Halo is an interesting franchise to me. It’s Microsoft’s baby – it’s their Mario, or Sonic the Hedgehog. They’ve used Master Chief as a Mascot for a long time now – 14 years strong. But Master Chief isn’t the same as Mario – they appeal to very different audiences. Master Chief is very much an adult character, Mario is more for everyone. And it’s for that reason that I don’t think Halo can be treated as a sure-fire hit every time they put out a game. Whenever Nintendo puts out a major first-party game, it’s almost always a top-shelf quality experience. So far, Halo has had a similar track record – but there’s a variable that I think we need to talk about: competition. For those first three games, there really was no other shooter on the same level as Halo to give them a run for their money. Call of Duty was still growing into the behemoth it is now; Battlefield had yet to truly come to consoles, and any other potential threats were old horses on their last legs. That’s a very different scene that what Halo 5 faces this year. Destiny, Call of Duty, Battlefield, Battlefront and Titanfall all still have strong playerbases, and I don’t see any of those franchises going anywhere anytime soon.

Halo Master Chief Collection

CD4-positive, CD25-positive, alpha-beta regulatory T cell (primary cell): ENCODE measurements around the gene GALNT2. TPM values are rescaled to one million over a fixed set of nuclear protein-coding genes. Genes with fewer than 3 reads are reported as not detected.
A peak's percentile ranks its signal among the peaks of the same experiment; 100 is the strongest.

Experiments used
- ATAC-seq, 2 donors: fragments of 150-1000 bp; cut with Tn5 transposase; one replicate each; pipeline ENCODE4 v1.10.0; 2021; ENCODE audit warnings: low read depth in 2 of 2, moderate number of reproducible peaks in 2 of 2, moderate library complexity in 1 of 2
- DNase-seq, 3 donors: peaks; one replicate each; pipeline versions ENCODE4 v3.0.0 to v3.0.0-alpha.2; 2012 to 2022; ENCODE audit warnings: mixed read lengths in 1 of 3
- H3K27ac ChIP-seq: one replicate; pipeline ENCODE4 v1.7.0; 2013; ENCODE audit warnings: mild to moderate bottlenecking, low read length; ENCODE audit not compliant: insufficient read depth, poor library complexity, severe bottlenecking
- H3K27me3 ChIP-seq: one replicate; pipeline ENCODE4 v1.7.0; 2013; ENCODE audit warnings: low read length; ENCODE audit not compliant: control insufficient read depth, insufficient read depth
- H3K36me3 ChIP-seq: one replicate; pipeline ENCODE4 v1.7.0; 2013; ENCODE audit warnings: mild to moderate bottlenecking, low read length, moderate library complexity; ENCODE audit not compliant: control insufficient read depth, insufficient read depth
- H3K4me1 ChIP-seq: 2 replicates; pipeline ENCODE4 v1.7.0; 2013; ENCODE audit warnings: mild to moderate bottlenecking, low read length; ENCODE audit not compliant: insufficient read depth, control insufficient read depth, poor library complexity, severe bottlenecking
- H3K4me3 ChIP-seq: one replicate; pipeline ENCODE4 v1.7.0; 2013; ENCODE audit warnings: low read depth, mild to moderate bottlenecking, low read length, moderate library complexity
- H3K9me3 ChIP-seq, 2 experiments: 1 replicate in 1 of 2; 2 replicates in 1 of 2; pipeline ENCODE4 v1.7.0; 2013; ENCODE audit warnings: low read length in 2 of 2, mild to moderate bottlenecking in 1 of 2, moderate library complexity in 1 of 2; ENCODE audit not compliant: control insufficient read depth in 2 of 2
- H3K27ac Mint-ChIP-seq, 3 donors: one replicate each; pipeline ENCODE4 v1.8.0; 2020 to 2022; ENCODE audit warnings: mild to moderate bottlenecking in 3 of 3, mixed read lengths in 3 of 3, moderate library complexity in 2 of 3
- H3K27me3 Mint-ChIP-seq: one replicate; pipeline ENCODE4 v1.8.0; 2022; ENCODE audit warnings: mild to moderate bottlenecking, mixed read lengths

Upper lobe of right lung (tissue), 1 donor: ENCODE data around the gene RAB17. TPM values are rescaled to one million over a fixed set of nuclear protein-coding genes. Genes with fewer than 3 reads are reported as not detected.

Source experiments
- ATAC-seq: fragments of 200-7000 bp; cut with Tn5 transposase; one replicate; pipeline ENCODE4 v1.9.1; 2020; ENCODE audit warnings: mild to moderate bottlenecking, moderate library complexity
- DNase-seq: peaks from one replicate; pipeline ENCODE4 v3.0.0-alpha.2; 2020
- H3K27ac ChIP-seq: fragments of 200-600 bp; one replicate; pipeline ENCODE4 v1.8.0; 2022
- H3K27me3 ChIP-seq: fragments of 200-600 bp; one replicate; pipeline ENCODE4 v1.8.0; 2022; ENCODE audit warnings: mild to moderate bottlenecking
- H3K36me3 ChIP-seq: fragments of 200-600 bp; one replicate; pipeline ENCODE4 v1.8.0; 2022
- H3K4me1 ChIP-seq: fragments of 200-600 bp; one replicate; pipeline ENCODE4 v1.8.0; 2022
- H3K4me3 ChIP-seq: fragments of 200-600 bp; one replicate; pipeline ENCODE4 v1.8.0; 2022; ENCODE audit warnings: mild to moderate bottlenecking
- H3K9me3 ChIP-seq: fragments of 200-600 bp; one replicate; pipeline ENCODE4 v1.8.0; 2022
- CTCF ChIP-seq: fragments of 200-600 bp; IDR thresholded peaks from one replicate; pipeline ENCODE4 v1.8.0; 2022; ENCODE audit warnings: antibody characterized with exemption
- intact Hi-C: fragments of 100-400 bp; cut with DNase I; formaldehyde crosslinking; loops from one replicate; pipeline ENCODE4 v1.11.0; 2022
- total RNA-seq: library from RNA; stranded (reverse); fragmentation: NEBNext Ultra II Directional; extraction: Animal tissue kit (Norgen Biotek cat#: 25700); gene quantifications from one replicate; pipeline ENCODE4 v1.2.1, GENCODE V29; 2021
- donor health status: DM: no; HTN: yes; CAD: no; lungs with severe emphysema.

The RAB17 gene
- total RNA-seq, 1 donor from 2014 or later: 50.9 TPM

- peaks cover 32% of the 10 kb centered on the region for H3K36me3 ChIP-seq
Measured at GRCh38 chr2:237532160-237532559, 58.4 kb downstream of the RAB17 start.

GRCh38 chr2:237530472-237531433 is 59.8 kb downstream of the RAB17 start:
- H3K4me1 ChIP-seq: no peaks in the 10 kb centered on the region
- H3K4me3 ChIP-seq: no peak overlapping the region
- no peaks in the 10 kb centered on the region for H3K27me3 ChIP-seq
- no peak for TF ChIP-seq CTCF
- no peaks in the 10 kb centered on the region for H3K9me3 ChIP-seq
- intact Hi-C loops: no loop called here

With that, there’s one other thing hanging over Halo 5: Guardians – and it’s 343’s Master Chief Collection. Last year’s celebration of the Halo franchise should have been a win-win-win-win no-brainer. Unfortunately, the difficulties of running four different game engines, plus a UI that had its own issues just proved to be too much, and the game was a huge debacle. There’s really no way to go into Halo 5 without having that in the back of a fan’s mind. For me, 343 really has to prove that they can run this franchise for the future. Even Halo 4 was kind of forgettable to me – not bad, but not a touchstone game like the previous games were. That doesn’t mean I think 343 can’t do it – they have the right people there for sure. They just need to show it. The early impressions seem to show that Halo 5 has the ingredients there too. Sure the story hasn’t gotten amazing reviews, but these days, that’s kinda par for the course with FPS games. What really matters is the competitive multiplayer – that’s what keeps players playing the games for months or even years after launch. Halo traditionally has a multiplayer that does just that – keep the community involved for years after launch. Halo 5 is the biggest shake-up to the formula in a long time though, so I think this first week or two really will prove if the changes will work with full public servers. I hope to have some more concrete thoughts on the different new multiplayer modes and mechanics this week, it just depends on the servers working. MCC still is in my mind with that sort of thing, so we’ll just see how it goes.